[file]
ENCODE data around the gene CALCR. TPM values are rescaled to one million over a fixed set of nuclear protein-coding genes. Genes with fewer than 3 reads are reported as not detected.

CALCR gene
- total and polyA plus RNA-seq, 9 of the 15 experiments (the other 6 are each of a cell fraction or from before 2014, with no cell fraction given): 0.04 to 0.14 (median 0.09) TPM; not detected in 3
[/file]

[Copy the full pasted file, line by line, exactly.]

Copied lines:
ENCODE data around the gene CALCR. TPM values are rescaled to one million over a fixed set of nuclear protein-coding genes. Genes with fewer than 3 reads are reported as not detected.

CALCR gene
- total and polyA plus RNA-seq, 9 of the 15 experiments (the other 6 are each of a cell fraction or from before 2014, with no cell fraction given): 0.04 to 0.14 (median 0.09) TPM; not detected in 3